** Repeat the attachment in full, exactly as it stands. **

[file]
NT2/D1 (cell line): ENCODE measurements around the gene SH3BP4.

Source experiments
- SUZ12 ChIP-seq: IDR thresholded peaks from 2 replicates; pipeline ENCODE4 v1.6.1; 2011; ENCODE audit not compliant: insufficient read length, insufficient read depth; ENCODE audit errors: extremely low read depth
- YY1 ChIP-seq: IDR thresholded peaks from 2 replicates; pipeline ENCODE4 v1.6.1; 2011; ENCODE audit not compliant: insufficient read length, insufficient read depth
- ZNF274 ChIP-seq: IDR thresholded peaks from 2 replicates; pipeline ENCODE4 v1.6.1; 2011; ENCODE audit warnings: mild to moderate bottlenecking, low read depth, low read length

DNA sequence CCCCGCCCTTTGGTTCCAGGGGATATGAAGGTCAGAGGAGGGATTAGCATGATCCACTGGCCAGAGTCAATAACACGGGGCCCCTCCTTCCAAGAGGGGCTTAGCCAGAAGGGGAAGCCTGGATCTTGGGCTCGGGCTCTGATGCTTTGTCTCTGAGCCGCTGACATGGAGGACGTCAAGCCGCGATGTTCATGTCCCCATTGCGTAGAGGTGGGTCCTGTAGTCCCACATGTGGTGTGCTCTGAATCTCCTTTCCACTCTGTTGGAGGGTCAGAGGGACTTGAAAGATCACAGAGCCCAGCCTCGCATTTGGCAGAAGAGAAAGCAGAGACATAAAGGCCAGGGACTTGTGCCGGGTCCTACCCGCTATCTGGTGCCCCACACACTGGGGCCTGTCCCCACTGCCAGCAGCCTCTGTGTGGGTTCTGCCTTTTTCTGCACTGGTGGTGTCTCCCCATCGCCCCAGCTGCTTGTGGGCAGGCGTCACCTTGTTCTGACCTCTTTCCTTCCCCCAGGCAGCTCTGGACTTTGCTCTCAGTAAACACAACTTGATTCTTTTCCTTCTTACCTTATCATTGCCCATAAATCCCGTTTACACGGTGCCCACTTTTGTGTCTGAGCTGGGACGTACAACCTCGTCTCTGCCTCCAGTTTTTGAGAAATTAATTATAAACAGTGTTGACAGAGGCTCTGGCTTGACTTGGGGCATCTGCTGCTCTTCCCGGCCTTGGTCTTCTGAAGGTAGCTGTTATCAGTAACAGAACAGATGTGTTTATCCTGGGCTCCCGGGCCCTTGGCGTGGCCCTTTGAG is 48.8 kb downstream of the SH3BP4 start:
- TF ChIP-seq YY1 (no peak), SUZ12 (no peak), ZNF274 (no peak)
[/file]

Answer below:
NT2/D1 (cell line): ENCODE measurements around the gene SH3BP4.

Source experiments
- SUZ12 ChIP-seq: IDR thresholded peaks from 2 replicates; pipeline ENCODE4 v1.6.1; 2011; ENCODE audit not compliant: insufficient read length, insufficient read depth; ENCODE audit errors: extremely low read depth
- YY1 ChIP-seq: IDR thresholded peaks from 2 replicates; pipeline ENCODE4 v1.6.1; 2011; ENCODE audit not compliant: insufficient read length, insufficient read depth
- ZNF274 ChIP-seq: IDR thresholded peaks from 2 replicates; pipeline ENCODE4 v1.6.1; 2011; ENCODE audit warnings: mild to moderate bottlenecking, low read depth, low read length

DNA sequence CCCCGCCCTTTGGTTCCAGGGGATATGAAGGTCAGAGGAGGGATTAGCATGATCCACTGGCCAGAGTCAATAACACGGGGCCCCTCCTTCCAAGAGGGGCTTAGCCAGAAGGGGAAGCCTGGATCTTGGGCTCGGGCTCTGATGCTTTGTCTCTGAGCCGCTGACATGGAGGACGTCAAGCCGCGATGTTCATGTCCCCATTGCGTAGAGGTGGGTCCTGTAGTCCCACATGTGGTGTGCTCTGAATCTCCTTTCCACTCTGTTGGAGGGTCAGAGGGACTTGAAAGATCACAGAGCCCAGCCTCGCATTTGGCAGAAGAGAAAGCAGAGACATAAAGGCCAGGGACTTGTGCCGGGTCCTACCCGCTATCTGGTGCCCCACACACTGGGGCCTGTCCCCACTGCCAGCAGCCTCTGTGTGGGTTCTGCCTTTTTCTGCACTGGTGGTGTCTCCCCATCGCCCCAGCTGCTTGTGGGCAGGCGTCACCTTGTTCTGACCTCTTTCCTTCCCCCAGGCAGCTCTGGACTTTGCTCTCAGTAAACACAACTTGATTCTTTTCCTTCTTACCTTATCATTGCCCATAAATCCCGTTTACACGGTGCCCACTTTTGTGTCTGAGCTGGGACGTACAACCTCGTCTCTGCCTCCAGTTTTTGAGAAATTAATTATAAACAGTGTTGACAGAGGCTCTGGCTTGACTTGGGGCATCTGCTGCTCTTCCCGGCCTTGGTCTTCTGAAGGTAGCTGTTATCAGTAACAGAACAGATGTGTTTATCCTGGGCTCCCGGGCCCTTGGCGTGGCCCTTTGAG is 48.8 kb downstream of the SH3BP4 start:
- TF ChIP-seq YY1 (no peak), SUZ12 (no peak), ZNF274 (no peak)